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You are in: Cumbria > Features > General > Our Dad – The Knacker Man

Butcher's meat

Our Dad – The Knacker Man

Although he says he doesn’t know much, he taught me an immense amount.  I was able to benefit from the sacrifices and hardships he faced daily ...

Tell us a bit about yourself

I have lived all my life in West Cumbria.  Our Dad worked throughout Cumbria from late 1950-70’s and again in 1980’s.

I chose to write this to illustrate that although our Dad, does not have qualifications in a conventional sense his intelligence is certainly of a different kind and equally valid. 

His way of teaching and supporting in so many ways has lead me to gain qualifications and enable me to work as a Freelance Consultant in field of Community Outreach, Education and Reminiscence within Museums and Cultural Heritage Sectors.

Our Dad – The Knacker Man

Written on our Birth Certificates, “Father’s Occupation”, indelibly marked in blue/black registrars ink.  It was official! Our Dad …  Knacker Man ... Licensed to KILL!

At week-ends and school holidays we couldn’t wait to jump in the Wagon and go with him.  A great day out to look forward to.  This was “our time” with Dad.  Our time for big adventures … and … what adventures we had!.

Dad had an encyclopaedic knowledge of the natural world.  He was always sharing.  He pointed out the many different breeds of cows and sheep, the species of birds, flowers and trees as we passed by. 

Dad needed no map or reference books. He knew everything by heart.  He knew all the roads and byways just as well as the hairs on the back of his calloused, cracked and leather-skinned hands. 

Later, as the wagon was full, or all the collection calls made, it was back to the Knackers Yard. 

Well, this was not exactly a yard, but what seemed to a small child like a cavernous brick built shed with white-washed walls.  The high walls supported by large beams way up high in the ceiling from which hooks and chains were hung and the fallen stock suspended.  These chains clinked and ratcheted as the animals were hauled into position.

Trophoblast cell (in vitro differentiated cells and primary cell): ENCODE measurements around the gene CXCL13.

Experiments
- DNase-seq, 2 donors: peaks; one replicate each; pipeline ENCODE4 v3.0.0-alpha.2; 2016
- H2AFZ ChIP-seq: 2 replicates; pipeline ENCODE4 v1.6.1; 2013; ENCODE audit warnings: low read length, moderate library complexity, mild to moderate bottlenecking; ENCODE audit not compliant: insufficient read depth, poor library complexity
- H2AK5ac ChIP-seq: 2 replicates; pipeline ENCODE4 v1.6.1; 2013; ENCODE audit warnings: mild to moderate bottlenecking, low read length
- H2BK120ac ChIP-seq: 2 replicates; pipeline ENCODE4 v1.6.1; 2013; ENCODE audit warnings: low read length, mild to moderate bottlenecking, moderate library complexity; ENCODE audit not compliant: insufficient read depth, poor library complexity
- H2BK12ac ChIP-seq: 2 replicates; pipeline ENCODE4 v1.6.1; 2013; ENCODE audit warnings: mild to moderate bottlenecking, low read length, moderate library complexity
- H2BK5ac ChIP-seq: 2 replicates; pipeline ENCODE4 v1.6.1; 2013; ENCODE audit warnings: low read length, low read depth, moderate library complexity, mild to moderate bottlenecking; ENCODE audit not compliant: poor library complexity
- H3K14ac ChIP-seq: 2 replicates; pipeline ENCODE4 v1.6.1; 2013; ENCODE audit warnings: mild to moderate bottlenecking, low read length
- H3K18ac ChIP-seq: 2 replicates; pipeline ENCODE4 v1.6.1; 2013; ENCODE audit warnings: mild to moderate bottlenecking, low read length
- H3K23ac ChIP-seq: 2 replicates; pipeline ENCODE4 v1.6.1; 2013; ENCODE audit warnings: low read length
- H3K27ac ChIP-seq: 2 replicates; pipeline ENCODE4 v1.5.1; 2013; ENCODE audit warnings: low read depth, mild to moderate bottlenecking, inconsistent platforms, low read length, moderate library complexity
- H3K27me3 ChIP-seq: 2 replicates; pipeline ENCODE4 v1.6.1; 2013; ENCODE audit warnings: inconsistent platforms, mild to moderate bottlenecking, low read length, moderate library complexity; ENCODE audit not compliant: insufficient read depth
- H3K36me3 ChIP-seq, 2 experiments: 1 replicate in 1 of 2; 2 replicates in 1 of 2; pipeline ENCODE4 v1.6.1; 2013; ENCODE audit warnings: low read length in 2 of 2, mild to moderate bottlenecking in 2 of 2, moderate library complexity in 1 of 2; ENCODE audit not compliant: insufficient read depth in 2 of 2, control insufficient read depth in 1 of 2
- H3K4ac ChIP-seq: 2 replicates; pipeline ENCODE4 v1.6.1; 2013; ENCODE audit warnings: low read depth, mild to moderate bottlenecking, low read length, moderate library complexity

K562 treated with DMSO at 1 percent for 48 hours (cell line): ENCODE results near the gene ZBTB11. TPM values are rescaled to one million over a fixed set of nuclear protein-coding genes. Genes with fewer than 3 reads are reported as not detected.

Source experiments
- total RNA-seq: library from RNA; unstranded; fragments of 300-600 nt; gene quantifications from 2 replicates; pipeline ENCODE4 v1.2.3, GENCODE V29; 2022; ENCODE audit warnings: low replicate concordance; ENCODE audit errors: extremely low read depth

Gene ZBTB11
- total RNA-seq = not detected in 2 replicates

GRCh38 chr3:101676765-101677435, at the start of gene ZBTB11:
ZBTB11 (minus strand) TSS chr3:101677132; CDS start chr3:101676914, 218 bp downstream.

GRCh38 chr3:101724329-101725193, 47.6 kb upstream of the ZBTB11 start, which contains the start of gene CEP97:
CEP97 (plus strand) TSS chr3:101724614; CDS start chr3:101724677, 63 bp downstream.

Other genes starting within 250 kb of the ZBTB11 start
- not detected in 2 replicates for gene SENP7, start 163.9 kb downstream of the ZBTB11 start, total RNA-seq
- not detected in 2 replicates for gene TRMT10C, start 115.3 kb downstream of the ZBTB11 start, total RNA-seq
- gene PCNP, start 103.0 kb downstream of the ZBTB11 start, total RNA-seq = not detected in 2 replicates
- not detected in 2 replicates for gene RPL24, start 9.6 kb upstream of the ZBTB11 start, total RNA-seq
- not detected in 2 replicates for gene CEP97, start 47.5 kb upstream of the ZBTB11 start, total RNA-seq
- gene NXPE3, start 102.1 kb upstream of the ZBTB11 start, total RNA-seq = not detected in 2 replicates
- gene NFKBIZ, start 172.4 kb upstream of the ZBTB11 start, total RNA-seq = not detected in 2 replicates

The real work now began.   The head, now cleared of the clean concrete floor.  The body opened like an envelope, skin peeled back, layers of membrane sliced through with a knife as sharp as any laser.   

“Git out’t way”.  Dad would say.  “Git yersel mucked up and there’ll be ‘ell to pay when yer git yhame and yer Muther sees yeh!”

Blood and water burst forth like a fountain and flowed, spreading in patterns across the floor, spurting out over Dad’s wellingtons, boiler suit, clothing and skin.  He was wet, cold no doubt, after the warm fluids cooled, but far too busy to notice, if he did, he never said.  He expertly and speedily worked the carcass. The stench close up was gut-wrenching.  Dad continued regardless, totally unperturbed, never once complaining.

“What’s that Dad?”  we’d asked.  What does it do?

Dad always answered our endless questions, pointing out and explaining the function of each and every organ. We learned from him that a cow does have four stomachs, the meaning of chewing the cud and that intestines are really so long – however did they fit inside?

Mary Ann Lancaster

Mary Ann Lancaster

Fat could go for processing, be used to make soap, lipsticks, candles and the like.  The skins could be used to make leather shoes, gloves, handbags, clothes.  Fleeces go to make rugs. 

The meat from the carcasses here, were not for human consumption -  but for pet and farm foods.  We learned the difference between an abattoir and a slaughterhouse/knackery.

We made patterns and pictures with water from the hosepipe as Dad washed the blood away.  He made use of every available opportunity to give us experiences and choices, albeit unconventional ones, for us to see and to learn.

Dad made us toys with his own hands.  Dad is a very practical man.  He can turn his hand to absolutely, anything.  He always says he has no “O” levels or “A”levels, but, nine spirit levels in the shed!

Although he says he doesn’t know much, he taught me an immense amount.  I was able to benefit from the sacrifices and hardships he faced daily, spanning almost two decades in far from the most pleasant of conditions.

I will always be proud of my Dad, what he has done, achieved,  and how he has helped me to achieve …..  I want to tell the world and everyone in it,   to say I am his daughter, and a former Knacker Man’s Daughter, at that!

last updated: 10/04/2008 at 15:40
created: 20/07/2005

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